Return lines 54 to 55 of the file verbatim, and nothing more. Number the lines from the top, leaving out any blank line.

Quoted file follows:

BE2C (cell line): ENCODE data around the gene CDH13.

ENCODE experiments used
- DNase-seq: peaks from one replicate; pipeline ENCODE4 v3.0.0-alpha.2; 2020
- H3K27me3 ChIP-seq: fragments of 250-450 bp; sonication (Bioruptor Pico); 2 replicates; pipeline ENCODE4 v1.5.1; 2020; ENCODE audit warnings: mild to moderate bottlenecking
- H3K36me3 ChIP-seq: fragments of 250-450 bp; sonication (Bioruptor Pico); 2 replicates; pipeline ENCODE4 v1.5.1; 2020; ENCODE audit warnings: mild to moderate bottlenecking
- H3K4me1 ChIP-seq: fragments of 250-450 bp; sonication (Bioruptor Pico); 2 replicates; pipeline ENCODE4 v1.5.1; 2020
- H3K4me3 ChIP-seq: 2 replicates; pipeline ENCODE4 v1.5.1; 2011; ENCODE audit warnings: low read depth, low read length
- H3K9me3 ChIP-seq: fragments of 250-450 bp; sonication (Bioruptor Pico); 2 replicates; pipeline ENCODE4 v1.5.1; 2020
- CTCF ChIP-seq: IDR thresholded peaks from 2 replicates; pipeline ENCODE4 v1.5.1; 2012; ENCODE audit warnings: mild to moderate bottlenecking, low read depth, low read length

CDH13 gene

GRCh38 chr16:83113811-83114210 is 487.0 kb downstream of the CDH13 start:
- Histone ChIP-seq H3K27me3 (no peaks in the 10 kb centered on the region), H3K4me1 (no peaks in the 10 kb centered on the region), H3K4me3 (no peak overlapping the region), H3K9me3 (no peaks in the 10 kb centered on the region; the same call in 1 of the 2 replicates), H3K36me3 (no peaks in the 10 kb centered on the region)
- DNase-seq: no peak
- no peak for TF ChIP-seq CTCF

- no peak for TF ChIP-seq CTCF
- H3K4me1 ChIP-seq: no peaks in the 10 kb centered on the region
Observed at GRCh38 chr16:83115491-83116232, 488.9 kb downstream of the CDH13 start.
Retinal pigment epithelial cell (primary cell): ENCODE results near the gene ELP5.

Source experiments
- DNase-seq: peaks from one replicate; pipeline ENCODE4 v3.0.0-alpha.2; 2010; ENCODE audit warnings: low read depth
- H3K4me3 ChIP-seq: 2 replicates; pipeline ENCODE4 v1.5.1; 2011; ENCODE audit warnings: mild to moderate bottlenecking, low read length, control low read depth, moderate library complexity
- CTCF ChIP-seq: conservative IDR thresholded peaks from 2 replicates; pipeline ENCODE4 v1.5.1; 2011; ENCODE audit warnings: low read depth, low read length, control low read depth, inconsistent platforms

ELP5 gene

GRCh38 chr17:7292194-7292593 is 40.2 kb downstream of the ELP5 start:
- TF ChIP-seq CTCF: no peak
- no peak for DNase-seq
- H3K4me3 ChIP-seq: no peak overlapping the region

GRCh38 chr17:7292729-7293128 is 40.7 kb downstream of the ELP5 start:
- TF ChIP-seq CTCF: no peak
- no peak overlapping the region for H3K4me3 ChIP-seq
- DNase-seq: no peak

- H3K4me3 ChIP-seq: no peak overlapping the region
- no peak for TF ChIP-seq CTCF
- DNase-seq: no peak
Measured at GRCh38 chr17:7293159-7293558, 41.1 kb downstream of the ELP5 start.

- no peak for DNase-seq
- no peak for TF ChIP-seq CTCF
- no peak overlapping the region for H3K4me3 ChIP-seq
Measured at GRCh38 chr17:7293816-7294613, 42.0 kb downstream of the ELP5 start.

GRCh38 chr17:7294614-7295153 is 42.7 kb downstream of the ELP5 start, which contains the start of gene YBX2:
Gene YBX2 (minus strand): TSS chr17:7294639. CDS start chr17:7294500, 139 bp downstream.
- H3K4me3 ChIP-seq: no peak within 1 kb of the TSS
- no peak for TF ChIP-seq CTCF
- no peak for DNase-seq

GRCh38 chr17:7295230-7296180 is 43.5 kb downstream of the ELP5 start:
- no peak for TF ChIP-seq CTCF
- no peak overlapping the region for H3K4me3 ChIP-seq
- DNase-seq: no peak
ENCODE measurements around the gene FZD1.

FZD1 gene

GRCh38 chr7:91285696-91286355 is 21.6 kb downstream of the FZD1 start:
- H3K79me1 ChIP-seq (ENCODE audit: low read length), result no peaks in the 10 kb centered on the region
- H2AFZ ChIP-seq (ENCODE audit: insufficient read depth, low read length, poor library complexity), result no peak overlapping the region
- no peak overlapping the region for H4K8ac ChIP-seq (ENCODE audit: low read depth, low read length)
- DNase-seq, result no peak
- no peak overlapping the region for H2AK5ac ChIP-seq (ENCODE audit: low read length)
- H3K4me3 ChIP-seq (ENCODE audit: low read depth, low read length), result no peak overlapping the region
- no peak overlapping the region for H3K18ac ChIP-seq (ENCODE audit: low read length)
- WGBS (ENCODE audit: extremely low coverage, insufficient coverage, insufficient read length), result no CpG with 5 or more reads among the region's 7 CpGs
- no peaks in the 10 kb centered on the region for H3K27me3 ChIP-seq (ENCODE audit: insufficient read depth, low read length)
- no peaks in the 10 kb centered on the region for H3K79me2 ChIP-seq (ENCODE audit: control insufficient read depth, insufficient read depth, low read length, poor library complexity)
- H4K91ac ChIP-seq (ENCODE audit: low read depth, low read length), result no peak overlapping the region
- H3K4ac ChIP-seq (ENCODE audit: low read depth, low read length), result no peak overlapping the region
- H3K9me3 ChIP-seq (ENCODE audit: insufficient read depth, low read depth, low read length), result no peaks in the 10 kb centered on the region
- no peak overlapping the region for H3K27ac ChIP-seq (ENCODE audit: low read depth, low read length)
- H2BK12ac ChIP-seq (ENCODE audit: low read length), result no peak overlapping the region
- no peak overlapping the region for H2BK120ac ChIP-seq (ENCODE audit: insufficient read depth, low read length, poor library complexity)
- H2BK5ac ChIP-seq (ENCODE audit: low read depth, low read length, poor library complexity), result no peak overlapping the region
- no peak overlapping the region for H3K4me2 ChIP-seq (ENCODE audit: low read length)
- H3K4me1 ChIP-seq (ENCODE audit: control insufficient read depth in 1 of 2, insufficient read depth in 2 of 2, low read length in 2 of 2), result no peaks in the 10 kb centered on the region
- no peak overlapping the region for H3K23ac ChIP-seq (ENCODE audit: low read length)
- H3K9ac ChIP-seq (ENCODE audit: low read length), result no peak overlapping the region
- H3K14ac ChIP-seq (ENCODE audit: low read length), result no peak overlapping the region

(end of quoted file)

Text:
- no peak overlapping the region for H4K8ac ChIP-seq (ENCODE audit: low read depth, low read length)
- DNase-seq, result no peak